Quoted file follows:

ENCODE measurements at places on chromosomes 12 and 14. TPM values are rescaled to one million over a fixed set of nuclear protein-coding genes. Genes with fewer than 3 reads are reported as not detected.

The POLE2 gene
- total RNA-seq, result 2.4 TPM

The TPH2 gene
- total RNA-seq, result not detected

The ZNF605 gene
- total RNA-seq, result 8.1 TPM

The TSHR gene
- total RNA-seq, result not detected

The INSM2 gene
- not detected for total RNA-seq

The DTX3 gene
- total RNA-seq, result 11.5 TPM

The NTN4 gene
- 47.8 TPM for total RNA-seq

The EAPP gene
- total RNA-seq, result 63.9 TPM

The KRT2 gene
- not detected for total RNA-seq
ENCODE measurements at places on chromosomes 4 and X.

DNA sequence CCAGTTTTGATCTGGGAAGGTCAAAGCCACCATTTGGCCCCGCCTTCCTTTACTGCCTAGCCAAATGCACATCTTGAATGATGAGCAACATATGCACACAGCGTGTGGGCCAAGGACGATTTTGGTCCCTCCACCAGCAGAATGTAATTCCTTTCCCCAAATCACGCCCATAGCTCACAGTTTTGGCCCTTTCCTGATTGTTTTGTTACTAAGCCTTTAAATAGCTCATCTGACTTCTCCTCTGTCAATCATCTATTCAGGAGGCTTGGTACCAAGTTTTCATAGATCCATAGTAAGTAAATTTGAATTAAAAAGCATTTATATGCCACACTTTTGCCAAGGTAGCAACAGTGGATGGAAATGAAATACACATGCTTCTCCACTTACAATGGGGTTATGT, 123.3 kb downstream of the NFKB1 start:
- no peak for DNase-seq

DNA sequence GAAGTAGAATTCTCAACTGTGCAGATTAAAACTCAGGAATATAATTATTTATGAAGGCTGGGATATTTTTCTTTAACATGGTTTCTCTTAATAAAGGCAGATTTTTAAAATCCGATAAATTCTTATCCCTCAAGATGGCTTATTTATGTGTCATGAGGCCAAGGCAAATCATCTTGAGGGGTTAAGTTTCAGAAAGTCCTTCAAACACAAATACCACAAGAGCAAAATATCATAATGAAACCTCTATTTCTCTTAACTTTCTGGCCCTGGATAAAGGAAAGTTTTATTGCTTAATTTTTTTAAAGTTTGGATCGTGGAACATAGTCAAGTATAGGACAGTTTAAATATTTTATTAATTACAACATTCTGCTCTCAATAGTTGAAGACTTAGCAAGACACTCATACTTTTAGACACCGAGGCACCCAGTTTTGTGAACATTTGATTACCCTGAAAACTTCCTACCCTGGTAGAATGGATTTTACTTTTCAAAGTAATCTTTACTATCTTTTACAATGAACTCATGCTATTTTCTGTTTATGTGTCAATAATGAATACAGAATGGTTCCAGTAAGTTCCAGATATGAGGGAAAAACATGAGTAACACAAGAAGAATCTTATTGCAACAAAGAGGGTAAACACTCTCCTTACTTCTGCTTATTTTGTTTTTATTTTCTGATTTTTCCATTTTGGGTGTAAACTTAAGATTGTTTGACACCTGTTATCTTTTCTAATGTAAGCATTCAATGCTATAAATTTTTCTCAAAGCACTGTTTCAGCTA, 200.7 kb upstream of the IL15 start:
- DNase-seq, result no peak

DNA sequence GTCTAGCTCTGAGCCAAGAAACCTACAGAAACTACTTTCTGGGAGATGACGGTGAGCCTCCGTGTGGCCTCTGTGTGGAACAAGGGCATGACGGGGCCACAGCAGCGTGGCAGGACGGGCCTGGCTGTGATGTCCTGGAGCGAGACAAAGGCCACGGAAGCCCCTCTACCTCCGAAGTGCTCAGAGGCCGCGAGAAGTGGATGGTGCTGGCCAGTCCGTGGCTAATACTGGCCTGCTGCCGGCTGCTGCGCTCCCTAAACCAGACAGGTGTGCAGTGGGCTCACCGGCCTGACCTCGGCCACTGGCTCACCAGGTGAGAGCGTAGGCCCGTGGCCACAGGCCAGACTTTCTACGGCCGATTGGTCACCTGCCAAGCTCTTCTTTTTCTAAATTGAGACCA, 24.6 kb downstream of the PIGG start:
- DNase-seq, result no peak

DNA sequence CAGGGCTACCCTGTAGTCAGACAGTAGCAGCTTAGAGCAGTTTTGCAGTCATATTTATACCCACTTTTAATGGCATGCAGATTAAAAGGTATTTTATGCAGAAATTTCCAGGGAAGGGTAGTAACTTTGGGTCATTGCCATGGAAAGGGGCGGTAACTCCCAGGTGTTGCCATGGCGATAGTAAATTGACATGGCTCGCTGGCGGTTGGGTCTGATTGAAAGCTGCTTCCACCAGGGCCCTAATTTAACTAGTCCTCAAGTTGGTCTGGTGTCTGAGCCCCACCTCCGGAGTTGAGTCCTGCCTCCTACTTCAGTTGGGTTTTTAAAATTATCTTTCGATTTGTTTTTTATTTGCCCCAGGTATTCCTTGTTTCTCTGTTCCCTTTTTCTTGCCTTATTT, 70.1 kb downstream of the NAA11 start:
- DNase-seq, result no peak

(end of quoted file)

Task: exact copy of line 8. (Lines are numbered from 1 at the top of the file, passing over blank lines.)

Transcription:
The TSHR gene